By Daryl Yang | Image by Aleithia Low
As the pioneer batch of Yale-NUS students is set to graduate in May 2017, some of them will head to one of the College’s parent institutions to continue their studies.
Chua Wan Ping and Xie Yihao (both Class of 2017) have been selected as the first two students to attend the Concurrent Degree Programme (CDP) with Yale School of Forestry and Environmental Studies (Yale F&ES).
A five-year programme designed for students who wish to pursue careers in an environmental field, the programme provides well-prepared Yale-NUS students with accelerated graduate training in environmental science, management and policy.
Both Wan Ping and Yihao are Environmental Studies majors at Yale-NUS College and are no strangers to Yale F&ES, having both taken graduate classes there during their semester abroad at Yale.
According to Wan Ping, it was her experience at Yale F&ES that solidified her interest in continuing her environmental education there.
“After I experienced the quality of the classes, the access to world environmental leaders who were there as speakers and visitors, and the great energy from Kroon Hall, I was pretty sure I would be sending in an application the following year,” she shared.
She had first learnt about Yale F&ES from Tweedy Ordway Professor of Environmental Health and Political Science John Wargo from Yale F&ES when he visited Yale-NUS College. Professor Wargo serves as a Visiting and Consulting Professor at Yale-NUS College and is also Chair of the Yale College Environmental Studies Major and Program.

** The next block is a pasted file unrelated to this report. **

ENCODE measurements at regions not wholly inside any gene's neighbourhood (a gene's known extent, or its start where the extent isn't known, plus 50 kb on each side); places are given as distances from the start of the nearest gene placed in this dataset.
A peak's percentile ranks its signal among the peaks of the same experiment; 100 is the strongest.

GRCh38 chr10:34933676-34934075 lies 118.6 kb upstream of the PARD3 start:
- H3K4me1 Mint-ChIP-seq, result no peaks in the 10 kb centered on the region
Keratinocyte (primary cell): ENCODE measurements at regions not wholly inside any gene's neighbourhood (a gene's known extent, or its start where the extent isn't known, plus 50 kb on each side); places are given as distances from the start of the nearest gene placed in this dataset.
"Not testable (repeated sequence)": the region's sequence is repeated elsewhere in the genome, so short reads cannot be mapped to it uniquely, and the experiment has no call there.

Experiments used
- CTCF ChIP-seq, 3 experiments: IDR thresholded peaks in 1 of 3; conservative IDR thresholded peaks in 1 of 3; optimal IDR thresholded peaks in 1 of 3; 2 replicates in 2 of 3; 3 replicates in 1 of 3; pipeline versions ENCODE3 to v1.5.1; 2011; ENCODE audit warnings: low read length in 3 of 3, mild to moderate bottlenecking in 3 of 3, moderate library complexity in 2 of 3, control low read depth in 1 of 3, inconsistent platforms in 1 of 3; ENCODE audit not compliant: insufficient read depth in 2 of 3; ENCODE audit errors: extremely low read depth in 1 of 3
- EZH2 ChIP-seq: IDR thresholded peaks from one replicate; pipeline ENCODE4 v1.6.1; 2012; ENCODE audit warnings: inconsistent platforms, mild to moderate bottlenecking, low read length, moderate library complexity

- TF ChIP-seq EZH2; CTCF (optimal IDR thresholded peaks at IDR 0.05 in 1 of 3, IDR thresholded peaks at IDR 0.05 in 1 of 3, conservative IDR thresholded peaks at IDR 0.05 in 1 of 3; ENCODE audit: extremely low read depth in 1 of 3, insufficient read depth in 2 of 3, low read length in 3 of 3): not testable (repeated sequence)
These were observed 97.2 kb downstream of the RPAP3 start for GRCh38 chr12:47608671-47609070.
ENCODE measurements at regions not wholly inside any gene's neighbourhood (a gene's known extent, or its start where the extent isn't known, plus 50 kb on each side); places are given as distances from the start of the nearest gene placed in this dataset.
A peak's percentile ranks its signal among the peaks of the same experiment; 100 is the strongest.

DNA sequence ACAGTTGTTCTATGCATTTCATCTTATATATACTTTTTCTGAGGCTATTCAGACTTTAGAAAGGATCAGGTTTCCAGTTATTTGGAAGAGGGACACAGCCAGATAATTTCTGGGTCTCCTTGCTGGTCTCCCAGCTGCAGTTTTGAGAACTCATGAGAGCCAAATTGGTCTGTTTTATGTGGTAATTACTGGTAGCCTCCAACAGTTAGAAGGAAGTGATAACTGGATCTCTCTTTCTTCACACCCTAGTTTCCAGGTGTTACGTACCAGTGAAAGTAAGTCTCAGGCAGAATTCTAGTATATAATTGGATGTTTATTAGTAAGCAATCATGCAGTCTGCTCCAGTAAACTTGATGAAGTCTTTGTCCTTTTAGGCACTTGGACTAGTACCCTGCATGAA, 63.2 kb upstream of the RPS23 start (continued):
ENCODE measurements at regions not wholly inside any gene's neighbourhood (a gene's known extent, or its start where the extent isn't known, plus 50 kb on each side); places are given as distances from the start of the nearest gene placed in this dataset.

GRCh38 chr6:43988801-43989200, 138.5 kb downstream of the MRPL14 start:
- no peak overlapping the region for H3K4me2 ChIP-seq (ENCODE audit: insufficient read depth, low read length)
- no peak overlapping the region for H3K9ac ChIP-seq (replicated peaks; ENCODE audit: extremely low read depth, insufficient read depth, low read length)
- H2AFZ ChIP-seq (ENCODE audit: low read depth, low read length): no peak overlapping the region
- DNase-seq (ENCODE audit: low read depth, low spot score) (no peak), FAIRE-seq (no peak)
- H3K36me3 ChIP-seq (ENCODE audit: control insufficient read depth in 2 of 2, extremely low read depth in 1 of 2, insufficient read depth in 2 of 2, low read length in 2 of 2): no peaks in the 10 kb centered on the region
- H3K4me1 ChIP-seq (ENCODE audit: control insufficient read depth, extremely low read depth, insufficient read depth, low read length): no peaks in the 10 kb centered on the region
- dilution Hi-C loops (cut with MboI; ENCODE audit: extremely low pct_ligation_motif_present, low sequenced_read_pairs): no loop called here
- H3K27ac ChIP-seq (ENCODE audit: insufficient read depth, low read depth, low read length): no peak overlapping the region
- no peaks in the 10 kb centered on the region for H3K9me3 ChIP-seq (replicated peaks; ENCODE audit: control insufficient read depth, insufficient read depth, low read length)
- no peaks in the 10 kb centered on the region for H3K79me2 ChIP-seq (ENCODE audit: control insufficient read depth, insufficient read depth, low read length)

Wan Ping has been actively involved in the sustainability community, having co-founded I’dECO, the Yale-NUS sustainability movement, and organised the inaugural the Sustainable Solutions Network (SSN). Taking up this graduate programme seemed like an appropriate next step.
“As my career goals started becoming more solidified, it seemed like the CDP would fit in well in giving me the skills that are relevant to my career plans and to build SSN. It would also give me an international perspective on sustainability issues through my connections with professors and classmates there,” she shared.
Interestingly, it was the very first introductory course to Environmental Studies that both Wan Ping and Yihao took that incubated their interests in this field.
“Introduction to Environmental Studies was one of the best courses I have taken and was what really drew me into the major. The subsequent courses that I took from different professors were all inspiring and exposed to me how multifaceted environmental issues are,” Yihao reflected.
Similarly, it was the interdisciplinary side that appealed to Wan Ping: “Environmental Studies is at once psychology, ecology, sociology, chemistry. After taking these classes, I cannot see it any way else now.”
As part of their graduation requirements, Yale-NUS students are required to complete a year-long capstone project. As Yihao’s interests lie in the intersection between health and the environment, he decided to explore the issue of mosquito abundance in Singapore’s public housing estates, built by the Housing Development Board (HDB).